It is not out of the ordinary to see ‘rikishi' walking in the vicinity of their ‘beya' sporting ‘mawashi' post workout. This post may contain affiliate links. If you make a purchase, My Modern Met may earn an affiliate commission. Please read our disclosure for more info.
The story of sumo goes back centuries. But despite it being considered Japan's national sport and even being recognized by the International Olympic Committee, little is known about the world of the wrestlers. London-born photographer Lord K2 was granted unprecedented access to capture the more secretive side of rikishi—that is, professional sumo wrestlers–and compiled his evocative pictures in a new photography book simply titled Sumo.
“Within the Japanese establishment exists a great sense of pride that during the last millennium very little about the sport has changed”, explains Lord K2 in the book's introduction. “As Japan has surged forward into modernity, this corner of culture has remained anchored to ancient tradition. Sumo is an entity in which history, culture, pride and athleticism combine.”
While matches attract large crowds these days, what goes on behind the scenes is more guarded. “Sumo stables are not tourist attractions; only a few stables can be visited, and only as long as the list of behavioural restrictions is strictly adhered to,” explains the photographer.
As he shows us their training stables, known as beya, as well as Kokugikan Stadium, regarded as sumo's top venue, Sumo shares the nuances and obstacles of the sport. It fell out of popularity at the beginning of the century and came roaring back, but it's increasingly difficult to attract Japanese youngsters into the sport given the gruesome routines the rikishi take on. Additionally, the life expectancy of a sumo wrestler is 10 years less than the average Japanese man because they are more prone to high blood pressure and other ailments.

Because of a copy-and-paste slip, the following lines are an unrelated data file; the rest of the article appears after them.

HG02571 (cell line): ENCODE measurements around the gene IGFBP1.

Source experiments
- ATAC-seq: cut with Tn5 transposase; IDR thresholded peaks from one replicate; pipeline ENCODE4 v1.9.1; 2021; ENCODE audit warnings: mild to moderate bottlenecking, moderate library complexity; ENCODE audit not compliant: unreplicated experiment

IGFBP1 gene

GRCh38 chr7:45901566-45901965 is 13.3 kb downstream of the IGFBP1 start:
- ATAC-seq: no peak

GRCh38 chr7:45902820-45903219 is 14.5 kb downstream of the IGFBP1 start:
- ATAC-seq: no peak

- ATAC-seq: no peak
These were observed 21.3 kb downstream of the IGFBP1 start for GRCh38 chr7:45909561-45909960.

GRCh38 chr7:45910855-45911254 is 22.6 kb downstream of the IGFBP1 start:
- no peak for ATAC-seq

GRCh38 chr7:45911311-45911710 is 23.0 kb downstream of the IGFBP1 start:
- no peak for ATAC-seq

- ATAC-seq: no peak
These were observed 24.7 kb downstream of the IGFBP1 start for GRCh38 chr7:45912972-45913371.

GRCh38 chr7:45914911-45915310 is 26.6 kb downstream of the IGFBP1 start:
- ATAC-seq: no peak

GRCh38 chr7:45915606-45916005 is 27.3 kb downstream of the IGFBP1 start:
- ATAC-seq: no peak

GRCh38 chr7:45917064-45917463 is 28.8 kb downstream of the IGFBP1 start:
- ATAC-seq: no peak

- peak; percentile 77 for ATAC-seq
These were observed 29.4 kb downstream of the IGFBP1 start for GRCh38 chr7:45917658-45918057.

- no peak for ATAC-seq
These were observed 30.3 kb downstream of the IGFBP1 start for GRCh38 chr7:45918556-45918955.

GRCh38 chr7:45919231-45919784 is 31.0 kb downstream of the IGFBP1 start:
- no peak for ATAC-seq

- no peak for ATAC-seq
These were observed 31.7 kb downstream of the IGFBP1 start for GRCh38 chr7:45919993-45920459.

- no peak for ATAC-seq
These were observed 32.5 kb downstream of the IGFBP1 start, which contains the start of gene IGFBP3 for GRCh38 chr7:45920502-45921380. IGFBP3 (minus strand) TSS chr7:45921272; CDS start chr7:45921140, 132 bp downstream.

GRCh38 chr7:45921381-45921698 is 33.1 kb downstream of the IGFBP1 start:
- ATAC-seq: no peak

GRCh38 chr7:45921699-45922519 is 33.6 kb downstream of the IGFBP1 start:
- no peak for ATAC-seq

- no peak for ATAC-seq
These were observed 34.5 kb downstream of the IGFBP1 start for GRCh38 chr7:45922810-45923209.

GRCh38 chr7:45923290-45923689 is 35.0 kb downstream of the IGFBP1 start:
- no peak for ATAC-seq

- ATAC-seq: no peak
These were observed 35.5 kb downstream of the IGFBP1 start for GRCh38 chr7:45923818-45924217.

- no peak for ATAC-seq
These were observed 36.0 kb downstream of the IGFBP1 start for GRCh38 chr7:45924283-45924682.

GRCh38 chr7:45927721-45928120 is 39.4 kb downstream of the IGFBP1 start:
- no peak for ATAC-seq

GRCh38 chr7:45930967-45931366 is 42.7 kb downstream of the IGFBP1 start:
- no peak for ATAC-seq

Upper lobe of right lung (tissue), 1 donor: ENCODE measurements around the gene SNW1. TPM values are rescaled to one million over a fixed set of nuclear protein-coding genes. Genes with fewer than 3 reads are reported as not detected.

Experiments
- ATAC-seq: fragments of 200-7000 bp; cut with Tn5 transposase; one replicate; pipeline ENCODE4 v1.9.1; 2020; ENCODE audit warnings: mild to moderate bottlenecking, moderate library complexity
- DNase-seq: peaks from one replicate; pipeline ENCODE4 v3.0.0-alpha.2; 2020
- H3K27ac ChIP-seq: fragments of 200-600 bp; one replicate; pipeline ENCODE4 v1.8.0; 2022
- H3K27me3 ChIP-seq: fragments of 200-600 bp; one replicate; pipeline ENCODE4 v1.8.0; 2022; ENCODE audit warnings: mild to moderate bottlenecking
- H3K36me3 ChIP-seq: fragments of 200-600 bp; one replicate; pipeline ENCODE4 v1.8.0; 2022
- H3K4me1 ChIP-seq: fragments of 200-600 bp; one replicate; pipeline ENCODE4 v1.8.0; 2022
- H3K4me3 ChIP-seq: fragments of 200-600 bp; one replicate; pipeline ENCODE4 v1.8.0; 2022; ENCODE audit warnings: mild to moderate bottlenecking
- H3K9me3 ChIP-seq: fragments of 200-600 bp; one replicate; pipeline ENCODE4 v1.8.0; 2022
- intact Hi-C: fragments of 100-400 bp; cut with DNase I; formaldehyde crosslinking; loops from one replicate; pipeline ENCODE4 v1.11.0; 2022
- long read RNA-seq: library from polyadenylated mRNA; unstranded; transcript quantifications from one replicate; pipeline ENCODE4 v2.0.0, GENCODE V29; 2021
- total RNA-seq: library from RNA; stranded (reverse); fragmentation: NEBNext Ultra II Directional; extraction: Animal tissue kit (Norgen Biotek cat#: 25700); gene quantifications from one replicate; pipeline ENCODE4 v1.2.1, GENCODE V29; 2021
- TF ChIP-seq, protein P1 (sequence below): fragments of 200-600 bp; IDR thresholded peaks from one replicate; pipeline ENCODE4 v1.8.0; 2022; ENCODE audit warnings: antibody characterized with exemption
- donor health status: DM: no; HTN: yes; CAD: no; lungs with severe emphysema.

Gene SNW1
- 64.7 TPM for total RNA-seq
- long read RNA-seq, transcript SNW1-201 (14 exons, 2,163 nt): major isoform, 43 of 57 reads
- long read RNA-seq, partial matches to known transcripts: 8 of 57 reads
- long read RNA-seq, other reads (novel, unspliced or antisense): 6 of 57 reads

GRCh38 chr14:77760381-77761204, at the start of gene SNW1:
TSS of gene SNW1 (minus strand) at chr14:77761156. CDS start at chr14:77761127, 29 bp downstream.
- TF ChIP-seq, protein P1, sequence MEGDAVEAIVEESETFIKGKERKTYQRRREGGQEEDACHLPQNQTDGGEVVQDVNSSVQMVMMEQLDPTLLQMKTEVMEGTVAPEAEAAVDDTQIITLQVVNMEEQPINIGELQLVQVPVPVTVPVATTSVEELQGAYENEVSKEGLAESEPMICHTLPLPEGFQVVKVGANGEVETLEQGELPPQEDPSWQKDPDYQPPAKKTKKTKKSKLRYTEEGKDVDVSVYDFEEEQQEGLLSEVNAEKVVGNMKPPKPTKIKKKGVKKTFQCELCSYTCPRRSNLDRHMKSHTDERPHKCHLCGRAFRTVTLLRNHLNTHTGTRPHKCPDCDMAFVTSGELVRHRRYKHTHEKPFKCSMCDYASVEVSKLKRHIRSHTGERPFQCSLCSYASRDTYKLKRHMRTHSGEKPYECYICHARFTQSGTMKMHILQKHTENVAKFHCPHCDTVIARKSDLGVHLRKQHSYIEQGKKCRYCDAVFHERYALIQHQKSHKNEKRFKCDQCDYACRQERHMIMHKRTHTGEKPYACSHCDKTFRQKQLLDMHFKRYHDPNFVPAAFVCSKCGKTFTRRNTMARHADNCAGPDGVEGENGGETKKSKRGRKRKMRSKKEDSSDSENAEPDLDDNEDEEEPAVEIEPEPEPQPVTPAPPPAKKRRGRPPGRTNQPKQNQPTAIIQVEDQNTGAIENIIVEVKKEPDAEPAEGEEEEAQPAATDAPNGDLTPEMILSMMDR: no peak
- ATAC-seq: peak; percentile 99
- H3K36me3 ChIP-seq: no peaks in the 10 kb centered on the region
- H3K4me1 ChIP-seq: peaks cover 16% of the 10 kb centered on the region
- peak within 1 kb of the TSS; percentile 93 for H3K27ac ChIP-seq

“Those who dedicate themselves to the sport give not only their body but their lives. They give themselves as a relic, an offering to the past masters and gods. Rikishi are not just wrestlers, they are the antiquated, traditional Japanese gentlemen. A century after the last samurai, their cousins live on,” declares Lord K2. “Wrestlers are highly revered by their fans, not just for their sporting prowess, but also for the nobility and dedication with which they live their lives.”
Sumo is published by Ammonite Press. The book is already available in the UK, and it's being released globally in March 2023. You can pre-order it on Bookshop.
Photographer Lord K2 was granted unprecedented access to capture the more secretive side of sumo.
Even though ‘rikishi' have a fierce demeanour when performing, they are seen by the public as gentle giants and may display an affectionate side.
His compelling images now are part of Sumo, a new photography book published by Ammonite Press.
Fans fill the Kokugikan Stadium to capacity in order to honour Kyokutenhō during his ‘danpatsushiki.' The next generation looks up in awe at one of the all time favourites.
“As Japan has surged forward into modernity, this corner of culture has remained anchored to ancient tradition. Sumo is an entity in which history, culture, pride and athleticism combine,” explains Lord K2.
Lower ranked ‘rikishi' return to their ‘beya' by train after competing in a tournament.
A ‘rikishi' struggles to his feet during a ‘butsukari-geiko' session. Wrestlers regularly push each other to their limits of physical endurance in training sessions in order to become formidable warriors.
‘Rikishi' at the Kise ‘beya' go through a final drill to wrap up training.
Okinoumi Ayumi entertains his fellow wrestlers outside Hakkaku ‘beya' in Ryogoku. Even though sumo wrestlers take their careers very seriously, outside of work they are often playful and relatively approachable.
Wrestlers perform ‘shikiri-naoshi' before the bout commences.
A rikishi collapses with exhaustion during a ‘butsukarigeiko' session with Georgian wrestler Gagamaru Masaru at the Kise ‘beya.'
‘Rikishi' sit patiently outside their ‘beya' on a hot summer’s day as they await breakfast after training.
‘Sumo' by Lord K2, Ammonite Press, RRP £20/ $29.95, available now in the UK and globally from March 2023.